Today I’m going to share the whole process of creating two new recipes based on what I have on hand. I love this process-oriented way of cooking. It’s creative, drawing me into a deep revelry of absorbed attention. It’s exciting, because I don’t know how it will turn out. And perhaps best of all, it trains me to enjoy learning from my mistakes. I’ll take the results of such a project and make notes on the outcome, which I’ll use to perfect a given dish.

These are the ingredients I first pulled off my kitchen shelves. Much of it came in our winter share from our friends Jan and Rob at Goranson’s Farm:



  • Red lentils
  • Pumpkin
  • Leeks
  • potatoes
  • garlic
  • organic vegetable broth
  • cumin
  • cinnamon stick
  • gray sea salt
  • cinnamon

After I pulled everything out and looked at it, I decided on a few changes. I wanted more green, because after all, green food is loaded with good vitamins. I ended up with this, instead:


  • Green Lentils
  • Leeks
  • Pumpkin
  • Kale
  • Potatoes
  • Garlic
  • Jalapeño Peppers
  • cinnamon sticks
  • cinnamon
  • cumin
  • organic vegetable broth

I was ready to chop. I used:

  • 1 Cup Green Lentils
  • 1 Cup chopped pumpkin
  • 1 Cup chopped leeks
  • 2 Cups chopped kale
  • 4-5 (I lost count) peeled potatoes, quartered
  • 1/2 jalapeño pepper (I’d have used more but for my low-spice spouse), chopped
  • 10 cloves of garlic, chopped
  • 4 Cups Vegetable broth (actually 3 3/4 plus 1/4 water)
  • 1 tsp cumin
  • 1/2 tsp course sea salt
  • 1 cinnamon stick

I forgot the cinnamon. I probably would have added 1 tsp had I remembered.

This is what it looked like with everything chopped in the crock pot before adding the liquid and the spices.


So Pretty!

I cooked it in the Crock Pot, on low for about 8 hours. When it was done,

it looked like this.

Then I tasted it, and it was good, but not great. It needs something:

Phase Three of Cooking Creatively with Whatever You Have on Hand: Make it better before you serve it. I didn’t have time to make it better just then, so I’m adding this addendum one week later: We were having company, over the weekend so I froze the whole stew. I defrosted it, added

  • 4 and 1/2 cups of vegetable broth,
  • one pound of Maine shrimp,
  • 1 pound of (canned, deshelled) crab meat
  • and 1 tsp cumin.

Delicious! Perfect! A recipe you can enjoy. If you eat meat, a sausage would probably have been nice, too, or some pulled chicken.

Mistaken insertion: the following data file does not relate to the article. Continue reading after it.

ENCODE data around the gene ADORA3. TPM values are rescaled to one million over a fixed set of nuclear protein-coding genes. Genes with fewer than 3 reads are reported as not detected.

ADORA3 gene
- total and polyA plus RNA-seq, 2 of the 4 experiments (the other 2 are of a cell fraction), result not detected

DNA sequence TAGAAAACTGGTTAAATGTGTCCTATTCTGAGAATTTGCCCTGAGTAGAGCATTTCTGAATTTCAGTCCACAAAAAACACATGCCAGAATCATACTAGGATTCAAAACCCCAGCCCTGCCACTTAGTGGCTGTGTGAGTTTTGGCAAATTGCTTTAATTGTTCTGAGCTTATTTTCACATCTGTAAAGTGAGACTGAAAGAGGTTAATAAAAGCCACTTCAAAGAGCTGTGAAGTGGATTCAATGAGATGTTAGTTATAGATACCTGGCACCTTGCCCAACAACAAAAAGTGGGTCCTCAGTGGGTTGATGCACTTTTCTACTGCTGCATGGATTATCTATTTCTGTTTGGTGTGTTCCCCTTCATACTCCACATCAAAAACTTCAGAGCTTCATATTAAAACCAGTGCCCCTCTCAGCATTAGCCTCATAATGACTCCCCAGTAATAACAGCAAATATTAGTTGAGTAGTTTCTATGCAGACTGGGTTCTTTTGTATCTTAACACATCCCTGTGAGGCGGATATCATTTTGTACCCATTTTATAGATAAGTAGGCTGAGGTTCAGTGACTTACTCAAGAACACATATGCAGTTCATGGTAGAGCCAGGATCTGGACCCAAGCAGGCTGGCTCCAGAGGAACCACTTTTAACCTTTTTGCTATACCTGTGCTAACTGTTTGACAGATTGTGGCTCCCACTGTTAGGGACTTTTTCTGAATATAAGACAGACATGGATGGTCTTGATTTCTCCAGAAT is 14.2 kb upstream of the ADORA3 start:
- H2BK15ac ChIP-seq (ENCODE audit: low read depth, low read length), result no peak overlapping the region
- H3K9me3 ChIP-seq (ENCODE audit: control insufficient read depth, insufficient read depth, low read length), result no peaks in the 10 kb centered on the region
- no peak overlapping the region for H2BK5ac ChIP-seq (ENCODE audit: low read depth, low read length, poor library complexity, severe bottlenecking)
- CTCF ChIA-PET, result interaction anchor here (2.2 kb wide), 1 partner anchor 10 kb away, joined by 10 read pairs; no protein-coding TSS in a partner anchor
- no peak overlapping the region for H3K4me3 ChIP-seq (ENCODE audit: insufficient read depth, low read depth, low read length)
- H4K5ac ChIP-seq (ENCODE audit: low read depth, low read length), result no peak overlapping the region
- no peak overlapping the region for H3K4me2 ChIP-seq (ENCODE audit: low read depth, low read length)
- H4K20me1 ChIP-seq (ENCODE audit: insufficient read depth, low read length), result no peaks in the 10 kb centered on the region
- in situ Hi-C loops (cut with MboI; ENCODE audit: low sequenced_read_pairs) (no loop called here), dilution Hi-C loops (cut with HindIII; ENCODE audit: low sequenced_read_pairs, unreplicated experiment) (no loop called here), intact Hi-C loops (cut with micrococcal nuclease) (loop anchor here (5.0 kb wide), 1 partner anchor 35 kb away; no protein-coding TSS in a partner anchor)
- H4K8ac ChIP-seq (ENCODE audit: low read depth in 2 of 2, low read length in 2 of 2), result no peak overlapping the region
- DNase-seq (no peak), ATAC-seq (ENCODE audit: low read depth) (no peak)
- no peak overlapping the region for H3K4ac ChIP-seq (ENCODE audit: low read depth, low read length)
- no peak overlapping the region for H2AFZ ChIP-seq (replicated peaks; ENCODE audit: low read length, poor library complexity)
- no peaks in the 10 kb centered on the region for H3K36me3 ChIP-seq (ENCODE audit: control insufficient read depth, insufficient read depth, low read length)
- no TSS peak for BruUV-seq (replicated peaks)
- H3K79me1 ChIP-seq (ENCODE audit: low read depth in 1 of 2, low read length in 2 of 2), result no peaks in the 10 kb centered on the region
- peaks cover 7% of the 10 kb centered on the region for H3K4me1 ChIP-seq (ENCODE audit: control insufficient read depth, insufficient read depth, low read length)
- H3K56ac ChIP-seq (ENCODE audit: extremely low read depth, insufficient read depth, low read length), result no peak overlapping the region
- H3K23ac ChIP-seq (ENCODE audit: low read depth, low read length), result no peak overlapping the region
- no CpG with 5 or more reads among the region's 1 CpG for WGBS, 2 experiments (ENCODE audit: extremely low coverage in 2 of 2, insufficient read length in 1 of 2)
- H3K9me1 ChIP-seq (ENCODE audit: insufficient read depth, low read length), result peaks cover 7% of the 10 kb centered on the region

Since I only used a cup of the chopped pumpkin in the stew I had 6 cups of chopped pumpkin left! What to do. I considered freezing it, but we’re a little short of freezer space. We were heading to the Moms for dinner tonight (my mother moved in with my mother-in-law when her condo burned down in August this year. Our weekly dinners together have become an evening we all look forward to), and since Liz had offered to make the dinner, I figured I’d turn this 6 cups of chopped pumpkin into dessert…

  • 6 Cups fresh, peeled and chopped pumpkin
  • 1 cinnamon stick
  • 2 cups of plain soy milk (could use your milk of choice)
  • 1 tsp cinnamon
  • 1/2 tsp ginger
  • 1/2 tsp nutmeg
  • 2 tsp vanilla extract

I put the whole think in a casserole dish, and preheated the oven to 350 degrees.

This is what it looked like before it went in the oven. It baked for an hour but I neglected to put any binder in it, as you may have noticed, so it came out with a lot of soupy milk. I reached for a quick fix–I added

  • 4 beaten eggs

and put it back in the oven. It came out with a curdly-egg look, but it was delicious.

My mother-in-law had some great suggestions: If I had mashed the pumpkin after an hour of cooking, I could have added some of the pumpkin, slowly, to the beaten eggs so that the eggs didn’t curdle, and then added the eggs to the larger dish of mashed pumpkin before putting it back into the oven for 30 more minutes. It would have been better looking.